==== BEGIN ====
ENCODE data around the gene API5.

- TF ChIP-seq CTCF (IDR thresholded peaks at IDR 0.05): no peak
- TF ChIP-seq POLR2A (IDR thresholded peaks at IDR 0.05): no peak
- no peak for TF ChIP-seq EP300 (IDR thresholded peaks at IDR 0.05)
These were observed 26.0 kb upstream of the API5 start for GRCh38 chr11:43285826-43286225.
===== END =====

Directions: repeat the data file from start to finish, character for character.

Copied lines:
ENCODE data around the gene API5.

- TF ChIP-seq CTCF (IDR thresholded peaks at IDR 0.05): no peak
- TF ChIP-seq POLR2A (IDR thresholded peaks at IDR 0.05): no peak
- no peak for TF ChIP-seq EP300 (IDR thresholded peaks at IDR 0.05)
These were observed 26.0 kb upstream of the API5 start for GRCh38 chr11:43285826-43286225.